By the way, there is a post down below that misrepresents one of the central features of socialized medical insurance. The poster tries to scare people with the "rationing" monster. OUR health-care system rations care right now, but it does so irrationally and unethically. If there is too much demand on a given day in a national health system, the doctors have to operate like a triage. They will take the most critical cases and tell the others to make an appointment. In our system, those who can afford care for their hypochondria are treated, while those with congestive heart failure die on the street because they can't afford to see a doctor.
Market rationing of health-care is immoral. Market rationing is only ethical if people have choices! You can't choose to get a pimple instead of cancer.
If we fixed our system as you describe, there would also be savings from the lower administrative expense. Our premiums wouldn't be going for mahogany desks, private jets, advertising and country club memberships for insurance company CEO's.
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- 1 decade ago
This idea can work, and in many countries does work fairly well. We have partially implemented this here, with federal programs like medicare &medicaid, and smaller scale programs, like New York's Family Health Plus. The larger the job, the longer it takes to plan, and the harder it is to find a solution that people like enough to spend their tax money on it.
The US health system does have its upsides. It's quite common for people who have free health care in their native countries to come here for treatment. People here don't just hope to have access to premium services, they expect to have access to premium services. If a hospital just decided to make do without a million dollar MRI machine, we'd be shocked. We expect to be able to talk to a specialist if something happens. If you had testicular cancer, would you want any old doctor to treat you? Probably not, you'd probably want to talk to a doctor who specializes in chemo, and a surgeon who's experienced with this type of operation. Even people on medicare get that much.
Of course, there are huge gaps in the healthcare system here, and it's extremely expensive. However, if we want to cut costs for employers and patients, we could do comparatively easy things, like eliminating the costs of malpractice insurance, by capping/preventing malpractice lawsuits. (It might also make expensive tests for unusual problems less common... doctors will often order extra tests, MRI scans, ect just in case.)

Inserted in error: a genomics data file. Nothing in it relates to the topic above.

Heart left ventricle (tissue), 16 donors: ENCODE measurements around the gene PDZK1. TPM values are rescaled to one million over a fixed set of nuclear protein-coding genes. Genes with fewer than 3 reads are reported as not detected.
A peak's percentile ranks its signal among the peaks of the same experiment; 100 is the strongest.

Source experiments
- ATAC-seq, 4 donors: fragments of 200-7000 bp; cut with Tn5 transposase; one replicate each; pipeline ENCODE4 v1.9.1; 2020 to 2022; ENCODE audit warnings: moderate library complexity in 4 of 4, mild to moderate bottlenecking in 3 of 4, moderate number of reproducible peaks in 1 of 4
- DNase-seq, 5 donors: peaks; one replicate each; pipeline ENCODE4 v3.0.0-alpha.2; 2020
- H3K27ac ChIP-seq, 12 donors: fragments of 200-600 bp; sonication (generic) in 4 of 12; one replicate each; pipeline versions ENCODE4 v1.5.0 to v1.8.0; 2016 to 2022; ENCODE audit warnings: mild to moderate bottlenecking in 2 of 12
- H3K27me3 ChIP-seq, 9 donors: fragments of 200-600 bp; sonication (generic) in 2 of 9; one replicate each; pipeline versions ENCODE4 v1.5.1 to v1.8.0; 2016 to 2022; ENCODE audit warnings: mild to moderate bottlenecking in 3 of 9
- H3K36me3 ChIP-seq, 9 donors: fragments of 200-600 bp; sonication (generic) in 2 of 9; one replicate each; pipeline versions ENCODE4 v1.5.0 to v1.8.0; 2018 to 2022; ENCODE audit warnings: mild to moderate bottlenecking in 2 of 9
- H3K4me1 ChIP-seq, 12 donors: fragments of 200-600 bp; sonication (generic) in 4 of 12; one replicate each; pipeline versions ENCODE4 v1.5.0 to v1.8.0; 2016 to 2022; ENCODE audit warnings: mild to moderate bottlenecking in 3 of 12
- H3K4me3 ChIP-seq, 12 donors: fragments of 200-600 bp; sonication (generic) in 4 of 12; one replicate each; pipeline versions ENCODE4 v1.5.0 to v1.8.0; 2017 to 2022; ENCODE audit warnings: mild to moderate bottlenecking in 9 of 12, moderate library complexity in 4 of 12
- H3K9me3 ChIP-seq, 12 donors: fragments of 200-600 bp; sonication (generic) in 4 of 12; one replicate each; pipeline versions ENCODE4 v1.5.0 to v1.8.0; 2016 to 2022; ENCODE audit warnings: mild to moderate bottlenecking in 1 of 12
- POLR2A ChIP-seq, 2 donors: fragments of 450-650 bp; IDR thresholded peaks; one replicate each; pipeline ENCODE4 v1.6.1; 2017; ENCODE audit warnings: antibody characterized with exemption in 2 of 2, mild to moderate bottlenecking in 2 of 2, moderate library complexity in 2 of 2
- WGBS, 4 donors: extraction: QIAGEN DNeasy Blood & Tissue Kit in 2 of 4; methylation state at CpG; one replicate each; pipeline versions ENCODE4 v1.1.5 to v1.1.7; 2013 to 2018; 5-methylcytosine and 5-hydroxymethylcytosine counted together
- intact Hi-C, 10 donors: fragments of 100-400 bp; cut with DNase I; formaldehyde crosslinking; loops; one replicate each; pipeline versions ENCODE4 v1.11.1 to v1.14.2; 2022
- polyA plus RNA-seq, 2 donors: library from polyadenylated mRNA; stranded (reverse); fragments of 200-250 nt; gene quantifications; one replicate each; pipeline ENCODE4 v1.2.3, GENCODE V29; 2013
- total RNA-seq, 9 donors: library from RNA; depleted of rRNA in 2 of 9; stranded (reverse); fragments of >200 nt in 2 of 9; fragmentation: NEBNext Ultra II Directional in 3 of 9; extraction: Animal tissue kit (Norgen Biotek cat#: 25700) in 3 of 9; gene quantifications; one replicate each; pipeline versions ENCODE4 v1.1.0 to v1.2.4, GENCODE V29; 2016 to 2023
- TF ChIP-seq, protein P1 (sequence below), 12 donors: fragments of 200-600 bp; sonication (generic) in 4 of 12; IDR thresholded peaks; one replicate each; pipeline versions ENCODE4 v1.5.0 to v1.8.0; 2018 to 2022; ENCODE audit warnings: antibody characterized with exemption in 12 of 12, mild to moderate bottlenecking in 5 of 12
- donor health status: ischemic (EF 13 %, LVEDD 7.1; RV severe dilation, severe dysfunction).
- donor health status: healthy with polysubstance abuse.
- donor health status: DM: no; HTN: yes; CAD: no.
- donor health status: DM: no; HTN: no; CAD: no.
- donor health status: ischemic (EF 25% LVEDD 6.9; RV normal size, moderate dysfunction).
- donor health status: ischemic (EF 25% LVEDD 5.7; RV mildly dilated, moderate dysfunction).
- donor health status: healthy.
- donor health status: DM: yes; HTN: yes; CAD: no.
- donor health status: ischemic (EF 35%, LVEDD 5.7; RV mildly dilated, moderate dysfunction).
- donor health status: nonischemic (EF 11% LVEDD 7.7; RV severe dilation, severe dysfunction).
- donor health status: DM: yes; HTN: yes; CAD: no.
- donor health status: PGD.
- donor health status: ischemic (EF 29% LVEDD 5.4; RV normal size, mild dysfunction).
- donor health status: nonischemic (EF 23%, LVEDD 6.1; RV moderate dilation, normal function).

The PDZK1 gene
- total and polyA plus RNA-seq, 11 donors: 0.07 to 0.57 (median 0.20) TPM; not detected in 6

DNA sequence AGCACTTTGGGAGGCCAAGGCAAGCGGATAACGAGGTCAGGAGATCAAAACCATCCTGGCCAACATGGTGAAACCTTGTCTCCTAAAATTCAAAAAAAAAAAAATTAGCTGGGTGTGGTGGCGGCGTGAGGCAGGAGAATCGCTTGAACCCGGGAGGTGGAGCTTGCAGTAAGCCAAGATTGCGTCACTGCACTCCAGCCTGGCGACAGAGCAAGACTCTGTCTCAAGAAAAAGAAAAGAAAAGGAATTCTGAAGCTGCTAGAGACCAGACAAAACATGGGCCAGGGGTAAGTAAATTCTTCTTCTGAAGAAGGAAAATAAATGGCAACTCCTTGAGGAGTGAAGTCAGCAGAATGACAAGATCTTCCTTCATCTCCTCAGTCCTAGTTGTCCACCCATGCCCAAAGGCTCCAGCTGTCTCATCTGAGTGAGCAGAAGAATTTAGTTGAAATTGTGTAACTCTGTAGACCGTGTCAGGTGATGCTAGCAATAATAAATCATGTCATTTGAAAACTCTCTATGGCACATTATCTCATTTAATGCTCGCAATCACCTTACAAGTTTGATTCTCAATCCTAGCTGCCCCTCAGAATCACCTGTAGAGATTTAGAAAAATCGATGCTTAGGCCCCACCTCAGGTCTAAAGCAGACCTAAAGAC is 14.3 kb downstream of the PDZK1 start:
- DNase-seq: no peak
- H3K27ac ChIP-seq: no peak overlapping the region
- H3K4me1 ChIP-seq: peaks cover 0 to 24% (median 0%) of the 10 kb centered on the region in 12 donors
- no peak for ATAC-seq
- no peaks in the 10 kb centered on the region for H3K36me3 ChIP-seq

I don't think changing the malpractice lawsuit rules is necessarily a good idea, but any plans to create a national healthcare system are likely to have some features which are even more unappealing. What compromises would you be willing to make?
- Marcella SLv 51 decade ago
Conservatives often have very little faith in government, and they see a national health care system as giving more power to government.
Also, generally speaking, conservatives are wealthier, more privileged people. They already have good health insurance, and they don't feel inclined to change a system that works for them.
I also believe that racism is a big reason why we're the only rich country without universal health care. Our country became accustomed to separate and unequal facilities for white and black people, especially the schools and housing, and to a large degree in employment. Many white people don't think that blacks and browns should have access to the same level of health care that they have.
- abfabmom1Lv 71 decade ago
I think you answered your question with your first sentence.
Conservatives generally support business...By implementing a national health care system, you eliminate (a) the insurance companies and their business, (b) the for-profit hospitals and their business, and (c) the doctors & clinics, along with their business.
It's just too much government involvement in a person's personal life for most Conservatives to stomach.
- ?Lv 44 years ago
Why are Republicants working classified ads against the NHS? that may no longer the U.ok., and our wellness care gadget (even after the reforms) does no longer resemble the NHS in any way, shape or form. i assume they simply prefer to scare human beings.